How Romantic Comedies are (Still) Destroying the World

Have you ever, even as a Christian, found yourself rooting for people to break God’s commandments and even cheering when they achieve their Satanic aspirations? This is far easier to do, and therefore far more common, than we may realize.

Years ago, my wife and I were watching a very cleverly written, well-acted sitcom. We were cracking up every bit as much as the production team behind it would want us to. Then after a moment’s reflection, she turned to me and said with sadness and a bit of shock, “Do you realize we were just laughing at what God hates?” At the time, I didn’t, of course. But to this day, her words remain like a scar in my heart, a faithful wound from my very best friend. It’s so easy, in the midst of being entertained, for us to enjoy and approve the life-destroying ideas, words and actions which wrecked the world and which cost Christ his life as he gave himself to free us from them.

This past weekend I had the privilege of leading a conference breakout seminar on the topic of holiness and entertainment. The prep work on this difficult and complex topic reminded me of a piece I’d written years ago on the topic, revised and interwoven with new stuff below, focusing on one vehicle of popular entertainment by which our Enemy sends his insidious, life-stealing ideas into our hearts. In keeping with Satan’s historic bloodlust regarding children (Exodus 1:22, Matthew 2:16), he sends this particular vehicle right at them, and so often, we Christian adults are too busy enjoying the ride to notice where it’s headed, and who's about to get hit.

C.S. Lewis opens his brilliant, prophetic series of lectures entitled The Abolition of Man with these words: “I doubt whether we are sufficiently attentive to the importance of elementary text books.” Lewis alerts his audience to particular lessons children in his day were learning about values, ethics and knowledge - lessons which, if uncritically absorbed into our souls, gut our very humanity. How this dehumanizing happens, I’ll not spoil for you – please read the book if you’ve not already! Suffice it to say, Lewis was right. Taking Lewis’ thoughts into our generation, I doubt whether we are sufficiently attentive to films bearing the light-hearted label “romantic comedy,” especially when these “romcoms” involve children.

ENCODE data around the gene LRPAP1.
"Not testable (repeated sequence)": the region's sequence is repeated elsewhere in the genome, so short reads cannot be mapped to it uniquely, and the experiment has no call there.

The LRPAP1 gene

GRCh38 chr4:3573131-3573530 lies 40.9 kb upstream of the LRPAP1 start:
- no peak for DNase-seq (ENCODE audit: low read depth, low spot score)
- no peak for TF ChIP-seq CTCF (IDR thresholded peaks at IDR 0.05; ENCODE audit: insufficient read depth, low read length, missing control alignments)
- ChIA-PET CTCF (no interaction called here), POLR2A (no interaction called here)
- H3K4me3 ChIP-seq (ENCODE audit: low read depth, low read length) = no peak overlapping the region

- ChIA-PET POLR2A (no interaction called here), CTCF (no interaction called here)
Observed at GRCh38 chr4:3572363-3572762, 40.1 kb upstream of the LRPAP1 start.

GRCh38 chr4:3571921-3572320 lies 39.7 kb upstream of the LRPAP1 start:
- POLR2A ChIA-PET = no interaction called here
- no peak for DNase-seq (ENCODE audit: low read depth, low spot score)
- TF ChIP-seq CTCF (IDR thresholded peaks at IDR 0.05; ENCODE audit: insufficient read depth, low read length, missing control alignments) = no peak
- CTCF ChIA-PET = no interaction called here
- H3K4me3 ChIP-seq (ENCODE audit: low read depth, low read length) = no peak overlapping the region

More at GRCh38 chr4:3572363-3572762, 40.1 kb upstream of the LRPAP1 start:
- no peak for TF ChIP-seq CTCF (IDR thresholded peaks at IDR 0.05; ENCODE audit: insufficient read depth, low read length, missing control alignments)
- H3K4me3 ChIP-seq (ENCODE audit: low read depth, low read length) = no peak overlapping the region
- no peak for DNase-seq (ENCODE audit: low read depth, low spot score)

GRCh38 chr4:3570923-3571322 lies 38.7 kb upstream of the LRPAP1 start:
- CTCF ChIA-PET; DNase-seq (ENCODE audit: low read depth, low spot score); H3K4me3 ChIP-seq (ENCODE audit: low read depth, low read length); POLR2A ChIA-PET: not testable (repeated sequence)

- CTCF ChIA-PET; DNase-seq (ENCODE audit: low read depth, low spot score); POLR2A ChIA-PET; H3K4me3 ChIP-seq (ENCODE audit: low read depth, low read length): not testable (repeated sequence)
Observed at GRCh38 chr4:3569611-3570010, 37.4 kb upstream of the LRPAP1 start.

I’ll concede right away that the genre itself is not at fault, and for me, that’s a very difficult concession to make. I don't generally, i.e. ever, like romcoms. I’m much more into dark comedy, angsty dramas and violent action films. These, of course, have never messed anybody up. But back to my quasi-hypocritical point: humanity-destroying ideas might have an easier time invading and gaining our heart’s approval if they come to us boasting of good things: laughter and love. If we knew that a box in the garage contained loose razor blades, we probably wouldn’t tear into it recklessly like we would a wrapped birthday present. Romcoms promise the gift of harmless fun and heartwarming stories; their soul-cutting content is brightly and benignly packaged, so we’re not as cautious as we should be when our hearts tear into them.

We often decry physically violent movies as destructive and desensitizing – and yes, I freely admit the danger here - especially for young viewers. But we seldom decry media which we might call socially violent, especially if it comes to us relatively innocuously. Some films are “clean” according to typical ratings standards, but they feature carnage of another sort. The casualties in these films are society-sustaining social structures, and the children whom the films prop up as enlightened social commentators, showing us all the moral way forward.

Filmmakers put words expressing their ethics into the mouths of young actors, and seek by force of the child’s cuteness to connect their philosophy with the hearts of their audience. The implicit message is this: kids understand the way the world should work, and grownups need to learn from them.

Think of the romcoms, and sitcoms for that matter, in which children assume the role of parents as the moral compass of the family. Bumbling dad and manic mom are corrected and comforted by their often foul-mouthed progeny. If we’re amused at the vulgar antics of these pint-sized protagonists, we’ve perhaps already bought into the worldview the film is selling. Sometimes, child characters actually encourage the destruction of the relationships in which their identity is formed. Consider the standard fare of the romcom involving kids:

A parent wants romantic happiness beyond his or her current committed relationship. But the parent does not want to traumatize the child whose emotional stability seems dependent upon that relationship’s survival. What is the conscience-stricken parent to do? Typically, the parent decides to be a martyr for the child’s sake, to quell the passionate desires stirred by the outsider of interest. Such suppression is always portrayed as a noble gesture, but is increasingly portrayed as an unnecessary one.